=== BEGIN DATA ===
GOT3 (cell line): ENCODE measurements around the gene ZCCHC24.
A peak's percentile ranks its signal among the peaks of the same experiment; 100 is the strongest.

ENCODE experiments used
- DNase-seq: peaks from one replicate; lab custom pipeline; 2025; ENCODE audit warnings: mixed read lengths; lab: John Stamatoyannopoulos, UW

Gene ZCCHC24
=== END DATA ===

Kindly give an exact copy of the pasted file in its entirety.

GOT3 (cell line): ENCODE measurements around the gene ZCCHC24.
A peak's percentile ranks its signal among the peaks of the same experiment; 100 is the strongest.

ENCODE experiments used
- DNase-seq: peaks from one replicate; lab custom pipeline; 2025; ENCODE audit warnings: mixed read lengths; lab: John Stamatoyannopoulos, UW

Gene ZCCHC24